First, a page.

Mathematician Edward Frenkel ( argues that we need to embrace math to survive our brave new world.

Edward Frenkel is professor of mathematics at the University of California, Berkeley, as well as author and filmmaker. Winner of the Hermann Weyl Prize in Mathematical Physics, Frenkel has authored three books and over eighty research articles in scholarly journals, and he has lectured on his work around the world.

Frenkel co-produced, co-directed and played the lead in the film “Rites of Love and Math” which French newspaper Le Monde called “a stunning short film… offering an unusual romantic vision of mathematicians.” His new book “Love and Math” ( has been named one of Best Books of 2013 by both Amazon and iBooks. In it, he makes a passionate argument for the central role of mathematics in our culture, revealing a side of the subject that most of us have never seen before, suffused with all the beauty and wonder of a work of art. Math is about accessing a new way of thinking and understanding reality at a deeper level, says Frenkel, and he wants to open this hidden magic universe to everyone.

Don’t miss new Big Think videos… subscribe by clicking here:

Transcript — What is it that distinguishes us from, you know, cavemen? I would say it’s the level of abstraction that we can reach. And, you know, to give a simple example, it used to be that there was barter trading so you would exchange, you know, wheat for meat or something like this. But then eventually there was an abstract idea, the idea of money. You know, it’s like a piece of paper but this piece of paper actually signifies a certain value and you can exchange it for goods and services. So that’s the next level of abstraction. But now we are dealing with an even higher level of abstraction because I don’t actually see money that much. I see a piece of plastic, credit cards. I swipe my credit card.

So suddenly that’s the next level of abstraction. So this credit card somehow has become this abstract entity which carries money — which itself carries certain wealth, right. And now we’re going even deeper. Now money could be nothing but a line of code which appears in a Bitcoin ledger. So that’s the kind of progression, that’s the kind of, you know, evolution that I’m talking about. Evolution of abstraction. And so abstraction is king in this brave new world and the key to abstraction is mathematics.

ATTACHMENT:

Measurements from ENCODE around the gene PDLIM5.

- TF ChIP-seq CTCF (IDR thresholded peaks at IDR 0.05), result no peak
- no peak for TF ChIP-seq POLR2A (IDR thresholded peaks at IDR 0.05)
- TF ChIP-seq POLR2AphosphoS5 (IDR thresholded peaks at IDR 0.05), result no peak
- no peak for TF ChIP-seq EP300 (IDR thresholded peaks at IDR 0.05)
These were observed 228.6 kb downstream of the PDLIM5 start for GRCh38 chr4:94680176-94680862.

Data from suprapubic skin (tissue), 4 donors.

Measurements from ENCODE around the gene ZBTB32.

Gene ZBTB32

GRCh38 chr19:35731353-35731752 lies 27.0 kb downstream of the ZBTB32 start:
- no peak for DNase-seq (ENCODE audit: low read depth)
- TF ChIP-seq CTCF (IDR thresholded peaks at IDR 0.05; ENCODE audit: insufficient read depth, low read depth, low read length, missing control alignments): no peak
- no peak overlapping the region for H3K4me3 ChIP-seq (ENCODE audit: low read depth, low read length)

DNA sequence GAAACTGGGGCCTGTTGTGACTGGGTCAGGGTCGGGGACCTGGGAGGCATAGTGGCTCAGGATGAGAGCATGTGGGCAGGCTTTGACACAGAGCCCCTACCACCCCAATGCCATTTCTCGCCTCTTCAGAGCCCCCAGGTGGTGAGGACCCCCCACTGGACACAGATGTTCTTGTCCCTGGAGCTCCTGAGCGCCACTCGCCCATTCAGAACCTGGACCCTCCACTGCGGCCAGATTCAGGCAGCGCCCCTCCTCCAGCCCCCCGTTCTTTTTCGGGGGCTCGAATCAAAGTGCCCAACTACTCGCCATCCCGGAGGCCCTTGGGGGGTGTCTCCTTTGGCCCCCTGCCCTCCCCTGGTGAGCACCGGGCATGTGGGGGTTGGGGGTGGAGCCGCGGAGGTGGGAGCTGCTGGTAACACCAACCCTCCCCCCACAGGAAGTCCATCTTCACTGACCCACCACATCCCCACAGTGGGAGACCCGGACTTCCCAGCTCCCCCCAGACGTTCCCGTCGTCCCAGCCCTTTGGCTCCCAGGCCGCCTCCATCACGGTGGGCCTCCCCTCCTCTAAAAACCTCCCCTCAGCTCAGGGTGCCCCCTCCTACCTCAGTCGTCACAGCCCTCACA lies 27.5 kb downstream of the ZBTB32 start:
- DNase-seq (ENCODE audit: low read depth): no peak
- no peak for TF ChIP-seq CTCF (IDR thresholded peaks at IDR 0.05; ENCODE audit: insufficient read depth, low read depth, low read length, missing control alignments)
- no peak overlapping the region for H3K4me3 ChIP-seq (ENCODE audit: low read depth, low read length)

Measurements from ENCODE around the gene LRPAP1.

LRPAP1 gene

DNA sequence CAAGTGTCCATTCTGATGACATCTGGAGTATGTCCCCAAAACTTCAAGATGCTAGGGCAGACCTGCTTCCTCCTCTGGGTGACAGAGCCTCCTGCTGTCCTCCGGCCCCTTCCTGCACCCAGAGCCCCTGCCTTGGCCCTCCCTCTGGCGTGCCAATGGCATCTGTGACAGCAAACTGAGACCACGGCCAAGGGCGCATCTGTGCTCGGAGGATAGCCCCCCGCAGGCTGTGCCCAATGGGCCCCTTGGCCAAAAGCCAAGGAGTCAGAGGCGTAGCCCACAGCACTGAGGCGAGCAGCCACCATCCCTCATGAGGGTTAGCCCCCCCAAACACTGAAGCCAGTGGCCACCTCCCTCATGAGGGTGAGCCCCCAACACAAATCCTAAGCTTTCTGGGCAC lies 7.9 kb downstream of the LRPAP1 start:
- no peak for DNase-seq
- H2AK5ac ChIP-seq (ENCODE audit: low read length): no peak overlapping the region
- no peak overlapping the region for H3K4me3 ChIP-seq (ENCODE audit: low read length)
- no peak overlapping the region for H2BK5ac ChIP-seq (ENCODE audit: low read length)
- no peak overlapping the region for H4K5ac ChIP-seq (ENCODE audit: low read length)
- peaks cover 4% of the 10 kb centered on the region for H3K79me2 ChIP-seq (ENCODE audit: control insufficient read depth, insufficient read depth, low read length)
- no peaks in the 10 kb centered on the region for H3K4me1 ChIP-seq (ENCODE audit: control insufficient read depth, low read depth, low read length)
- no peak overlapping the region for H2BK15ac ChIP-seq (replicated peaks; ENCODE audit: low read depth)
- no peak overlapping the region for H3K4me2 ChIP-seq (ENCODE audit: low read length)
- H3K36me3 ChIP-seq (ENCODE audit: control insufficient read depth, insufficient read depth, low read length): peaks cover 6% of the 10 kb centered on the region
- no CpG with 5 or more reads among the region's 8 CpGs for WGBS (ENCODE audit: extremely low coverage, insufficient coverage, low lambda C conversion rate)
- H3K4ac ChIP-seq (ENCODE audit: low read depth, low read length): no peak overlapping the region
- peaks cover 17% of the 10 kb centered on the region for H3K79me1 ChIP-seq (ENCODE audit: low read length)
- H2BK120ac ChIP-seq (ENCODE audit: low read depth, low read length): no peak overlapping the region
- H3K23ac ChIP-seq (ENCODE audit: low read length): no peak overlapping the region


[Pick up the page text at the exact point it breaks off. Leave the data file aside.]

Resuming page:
And I do believe that we will have a better freer society when we have less math ignorance and we have more understanding of mathematics. And, of course, I’m not saying that everyone should become a mathematician. On the contrary.

But what I would — what I dream of is a society in which if mathematics is brought up people don’t run away from it — don’t say, “Oh my gosh, this is terrible. I hate mathematics. I don’t want to talk about it. I’m scared. I’m frightened.” And I understand why people are scared and frightened. It’s not their fault. It’s because of how mathematics is taught in our schools. But it’s a very unfortunate situation when you can’t even begin a conversation about mathematics without people saying, “Oh my gosh. I don’t want to talk about it.” And it’s kind of strange because no one would ever say, “I hate literature” or “I hate art” or “I hate music.” At least intelligent people would never say that. It’s kind of shameful to say that.

But it’s perfectly okay in our society to say, “I hate mathematics.” So that’s where, I think, where there’s so much work that can be done and needs to be done. And so what I dream of is a society in which not every — it’s not that everyone has a Ph.D. in mathematics but rather I would like to live in a society in which if mathematics is brought up someone would say, “Oh, mathematics. Interesting. How do I find out more and to give me a gist of the idea? I’m not scared of it. I’m curious about it. The way I’m curious about solar system and about the atoms and the DNA.” All those things which are in our collective consciousness, in our public discourse, which are no simpler than mathematical concepts.

Directed / Produced by Jonathan Fowler and Dillon Fitton